12. It will be interesting to see if AT / Transdev actually do start cleaning the trains better than what they currently do. Some of the trains I have been in recently are disgusting with big brown stains on the seats and all over the floors. The walls and windows also don’t look like they get wiped with all the sticky marks on the windows and splatter down the walls. On hot days some of the carriages really stink like stale vomit / urine / sweat. Dread to think what is living in the seat fabric and carpets..

  13. The huge upheaval and disruption to normal every day life as a result of the Coronavirus epidemic could actual be a catalyst for a lot of good and just what has needed to happen to bring about much needed big changes, such as meaningful action for climate change. Rather than just the usual talk about change and carry on with business as usual, this once in a generation event could actually show how we could be doing things differently or better, e.g. working from home, which could help address traffic congestion problems.

    However this Cornavirus shows the downside to having more people using public transport with the much higher risk of catching illnesses in a confined and/or dirty environment.

    It also potentially shows the downsides to moves towards intensified living, with having more people living much closer to each other. Many new housing developments have houses crammed so closely together in such narrow streets, that self isolating from others will be a difficult task. An infected person could sneeze, and with the neighbouring house being either attached or within hand shaking distance, viruses and disease could easily spread.

    I always remember my Grandfather saying years ago that cramming lots of people into a confined space is not a good idea for the risks it brings, particularly if the area becomes a slum, with the risk of spread of disease, vermin, fire (think recent Australian bush fires), as well as noise and pollution.

    This is one of the reasons why the suburbs evolved and developed into bigger sections with stand alone houses, from the crammed Victorian era housing. We seem to have gone full circle. Yes, not everyone wants or needs land around them, especially a quarter acre which takes an hour to mow the lawn. But not everyone wants to be crammed into tiny houses with no land around them with no privacy or peace and quiet, in tiny narrow streets with cars parked all over the oversized footpaths.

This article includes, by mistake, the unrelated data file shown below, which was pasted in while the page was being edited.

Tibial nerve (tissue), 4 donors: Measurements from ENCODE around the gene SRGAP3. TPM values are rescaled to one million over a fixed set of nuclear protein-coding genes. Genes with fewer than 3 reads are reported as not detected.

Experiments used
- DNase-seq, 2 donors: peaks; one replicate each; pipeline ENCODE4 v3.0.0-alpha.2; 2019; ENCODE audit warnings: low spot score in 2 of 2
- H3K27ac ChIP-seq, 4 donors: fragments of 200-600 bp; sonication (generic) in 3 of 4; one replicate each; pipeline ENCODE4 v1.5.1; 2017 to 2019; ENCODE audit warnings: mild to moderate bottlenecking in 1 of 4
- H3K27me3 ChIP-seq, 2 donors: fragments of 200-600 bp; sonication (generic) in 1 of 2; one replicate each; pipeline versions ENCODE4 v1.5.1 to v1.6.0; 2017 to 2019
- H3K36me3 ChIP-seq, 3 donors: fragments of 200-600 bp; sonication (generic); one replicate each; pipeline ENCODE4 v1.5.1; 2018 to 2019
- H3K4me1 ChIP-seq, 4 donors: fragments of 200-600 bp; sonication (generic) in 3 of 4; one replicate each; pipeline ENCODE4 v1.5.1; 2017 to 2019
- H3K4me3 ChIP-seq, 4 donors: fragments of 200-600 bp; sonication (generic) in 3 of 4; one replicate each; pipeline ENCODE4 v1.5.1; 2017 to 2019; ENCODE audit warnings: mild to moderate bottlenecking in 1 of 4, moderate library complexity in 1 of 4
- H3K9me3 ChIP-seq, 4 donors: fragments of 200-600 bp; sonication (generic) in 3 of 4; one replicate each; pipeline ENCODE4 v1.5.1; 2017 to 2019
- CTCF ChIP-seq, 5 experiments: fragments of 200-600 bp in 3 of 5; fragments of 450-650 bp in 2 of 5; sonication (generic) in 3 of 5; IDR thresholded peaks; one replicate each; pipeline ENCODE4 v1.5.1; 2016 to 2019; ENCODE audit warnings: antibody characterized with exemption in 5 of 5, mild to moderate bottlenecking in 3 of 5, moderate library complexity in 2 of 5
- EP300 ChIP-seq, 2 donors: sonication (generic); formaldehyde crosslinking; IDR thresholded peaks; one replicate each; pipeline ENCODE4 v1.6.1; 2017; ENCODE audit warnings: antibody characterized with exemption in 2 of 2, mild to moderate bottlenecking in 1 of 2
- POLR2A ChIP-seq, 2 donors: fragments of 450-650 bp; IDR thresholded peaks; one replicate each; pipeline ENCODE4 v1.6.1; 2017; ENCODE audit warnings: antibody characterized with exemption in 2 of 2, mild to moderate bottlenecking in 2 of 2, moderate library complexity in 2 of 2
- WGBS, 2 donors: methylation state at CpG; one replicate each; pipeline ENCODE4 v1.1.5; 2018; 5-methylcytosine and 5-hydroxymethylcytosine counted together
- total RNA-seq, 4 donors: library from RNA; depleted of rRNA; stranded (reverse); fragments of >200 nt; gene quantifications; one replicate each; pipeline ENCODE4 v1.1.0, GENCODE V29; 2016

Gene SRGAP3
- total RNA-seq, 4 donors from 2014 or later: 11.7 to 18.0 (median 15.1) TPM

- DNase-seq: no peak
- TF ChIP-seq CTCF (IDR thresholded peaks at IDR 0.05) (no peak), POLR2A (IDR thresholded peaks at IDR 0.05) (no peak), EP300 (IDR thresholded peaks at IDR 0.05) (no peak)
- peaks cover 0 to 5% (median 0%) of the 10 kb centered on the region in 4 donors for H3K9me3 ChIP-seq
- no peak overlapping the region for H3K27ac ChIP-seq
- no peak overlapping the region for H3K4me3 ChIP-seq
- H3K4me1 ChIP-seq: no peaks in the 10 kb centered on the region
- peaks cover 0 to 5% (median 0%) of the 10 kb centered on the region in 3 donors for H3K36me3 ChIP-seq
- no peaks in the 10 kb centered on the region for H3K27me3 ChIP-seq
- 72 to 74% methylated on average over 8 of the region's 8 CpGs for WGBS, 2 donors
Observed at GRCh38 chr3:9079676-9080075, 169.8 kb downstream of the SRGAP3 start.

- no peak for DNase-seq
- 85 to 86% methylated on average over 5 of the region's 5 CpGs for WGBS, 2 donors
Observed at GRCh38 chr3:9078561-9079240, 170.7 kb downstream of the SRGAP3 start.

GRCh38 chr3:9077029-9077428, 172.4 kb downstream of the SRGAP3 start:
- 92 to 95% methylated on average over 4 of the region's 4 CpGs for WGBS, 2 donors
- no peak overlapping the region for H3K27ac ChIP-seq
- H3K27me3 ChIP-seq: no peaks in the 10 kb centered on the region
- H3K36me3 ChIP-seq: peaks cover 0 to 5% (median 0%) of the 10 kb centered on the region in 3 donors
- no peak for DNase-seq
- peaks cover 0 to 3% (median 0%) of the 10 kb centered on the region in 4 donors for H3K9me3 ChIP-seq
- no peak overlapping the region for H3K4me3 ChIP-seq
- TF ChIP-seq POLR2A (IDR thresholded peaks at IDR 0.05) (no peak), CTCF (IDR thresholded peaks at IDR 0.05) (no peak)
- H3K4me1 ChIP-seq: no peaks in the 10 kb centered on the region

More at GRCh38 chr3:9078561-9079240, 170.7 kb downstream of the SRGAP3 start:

I still strongly believe much greater action and incentives need to be made by the Government to encourage more people to live in regional areas rather than having more and more of the population trying to move into overcrowded, overpriced and congested cities like Auckland, Wellington and Tauranga. All the Government departments, agencies, SOEs should be required to relocate to regional cities or towns. Would a centrally located town like Taupo be a better place for Auckland University – cheaper land and housing and lots of outdoors activities as well as plenty of bars and cafes.

    Huntly could have more jobs created with a project like converting the existing power station into a modern waste to energy plant and developing a large recycling centre as well. Huntly is close to Auckland and the existing transmission lines and road and rail infrastructure is there, with plenty of potential to improve the cheap housing stock with a large employer were to be established to replace the former coal mining and other former state sector jobs.

    The big upheaval and changes in the weeks and months ahead will be interesting and perhaps an opportunity to really start making some big changes to way our society functions moving forward.

    1. More people attend Auckland Uni than live in Taupo, not to mention all the staff. You would instantly create a housing crisis in Taupo bigger than anything we currently have in our main cities.

      1. Well obviously if the university were to be moved there, a lot more houses would be built to service it. There is a massive amount of greenspace land around Taupo which is far cheaper than land in Auckland. The the university just recently spent $5 million on a new house for the vice-chancellor:

        https://www.stuff.co.nz/national/119122778/auckland-university-buys-5m-parnell-mansion-for-incoming-vicechancellor

        The university constantly bemoans a lack of funding, yet spends this sort of money on one house. Meanwhile the cost of living in Auckland is horrendous for students (and many other people).

        It will be interesting to see how viable the university remains without the income it derives from foreign students which are being kept away due to the Coronavirus pandemic.

        1. It may be expensive for tertiary students to live in Auckland. But it’s also a much bigger market for part-time work to meet those expenses and it has a much higher supply of rental accommodation. Plus; it’s a lot easier for students living in Auckland to make those important social connections for life & career post-graduation.

          Life is a lot easier for students attending Massey in Palmerston North than students who attend Auckland (and don’t live with their parents). But compare how well prepared for adult life graduates from the two universities are.

        2. The greenfields land around Taupo wouldn’t be cheap if you zoned it all for housing, which you would need to do to house 40,000 extra residents.